Sudan’s Omar Al Bashir investigated for money laundering and sponsoring terrorism
Critics are asking why the deposed leader is not facing charges for genocide
Unceremoniously overthrown and jailed, Sudan’s Omar Al Bashir now faces questioning over accusations of money laundering and sponsoring terrorism, surprising activists and analysts who point out that the former Islamist leader is accused of much more serious offences.
In 2010, for example, the International Criminal Court indicted Al Bashir for genocide in Darfur, the western Sudanese region where forces loyal to the Khartoum government crushed a rebellion by ethnic Africans. The conflict there left at least 300,000 people dead and displaced another two million, according to the United Nations.
Militias loyal to Al Bashir, as well as segments of the armed forces, were accused of a wide range of atrocities in Darfur, including mass rape, scorched earth tactics and extrajudicial killings.
More recently, Al Bashir is blamed for ordering his security forces to use live ammunition against unarmed protesters during the four months of unrest that preceded his April 11 overthrow by the military. The violence left at least a 100 people dead and thousands injured or detained and tortured in jail. He is also accused of ordering the use of deadly force to break-up a sit-in protest outside the headquarters of the Sudanese armed forces in Khartoum. Security forces made repeated attempts to disperse the sit-in, using deadly force at times. The presence of soldiers protecting the protesters is likely to have prevented an all-out attack.
Sudanese authorities have given no details on the accusations facing Al Bashir, but the money laundering charge appears linked to the discovery last month of more than $100 million (Dh367.3m) in Sudanese pounds, euros and dollars at the former president's Khartoum residence.
Earlier in April, a senior member of the ruling transitional military council said authorities had prevented the former leader from smuggling large amounts of cash out of the country. Again, no further details were given.
Similarly, little has been said publicly about the accusation of sponsoring terrorism, but the charge appears linked to Al Bashir’s alleged support to radical Islamic groups including Hamas, Hezbollah, and Islamic militants in neighbouring Libya.
Al Bashir also has a history of providing a safe haven for militant Egyptian groups, including a cell blamed for the failed assassination attempt against Egypt's former president Hosni Mubarak in 1995 in neighbouring Ethiopia. More recently, the general-turned-president has offered asylum to hundreds of wanted members of Egypt's now-outlawed Muslim Brotherhood, many of whom later settled in Turkey or Qatar. The military in Egypt ousted President Mohammed Morsi of the Brotherhood in 2013 amid a wave of street protests against his divisive rule.
Al Bashir is also believed to have tolerated militants using Sudanese territory to cross into Libya or Egypt, where some joined a years-long Islamic militant insurgency in the Sinai Peninsula.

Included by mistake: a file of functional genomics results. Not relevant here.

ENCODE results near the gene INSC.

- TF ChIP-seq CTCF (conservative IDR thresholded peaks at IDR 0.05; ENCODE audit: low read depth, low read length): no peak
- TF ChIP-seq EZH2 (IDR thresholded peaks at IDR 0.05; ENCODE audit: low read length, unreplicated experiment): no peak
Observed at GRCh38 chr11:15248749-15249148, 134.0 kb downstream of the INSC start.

The United States added Sudan to a list of nations supporting terrorism in 1993. Significantly, that was the year after Osama bin Laden, the Saudi-born leader of Al Qaeda, began a four-year sojourn in Sudan, during which time the mastermind of the September 2001 attacks built an elaborate network of militants.
It is not immediately clear whether the questioning of Al Bashir over the charge of sponsoring terrorism would lead to further arrests, but activists who led the uprising against his rule already view the choice of these charges to start legal proceedings against the former president as a possible distraction from the more serious crimes committed in Darfur.
one activist who did not want to be named said of the charges of money laundering and sponsoring terrorism.
Hany Raslan, a Sudan expert from Egypt's Al Ahram Centre for Political and Strategic Studies, agrees. He speculated that the charges appear in large part to be an attempt by the military council to appease protesters, many of whom demand that Al Bashir be summarily executed or handed over to the ICC to stand trial, a course of action the generals say is best left for an elected government to take.
Electing to do that would potentially risk the questioning of some of the top brass on their role, direct or otherwise, in the Darfur crimes.
However, he points out, the charge of sponsoring terrorism enjoys a strong appeal from Arab nations like Egypt and Saudi Arabia, which conflate Islamic organisations like the Brotherhood with violent militant groups. But Mr Raslan finds it curious that the military are not talking about putting Al Bashir on trial in Sudan on charges of genocide in Darfur.
"The situation in Sudan is very fragile and complicated. Opening the Darfur file could be messy and might involve a large number of people."
Published: May 7, 2019 10:03 PM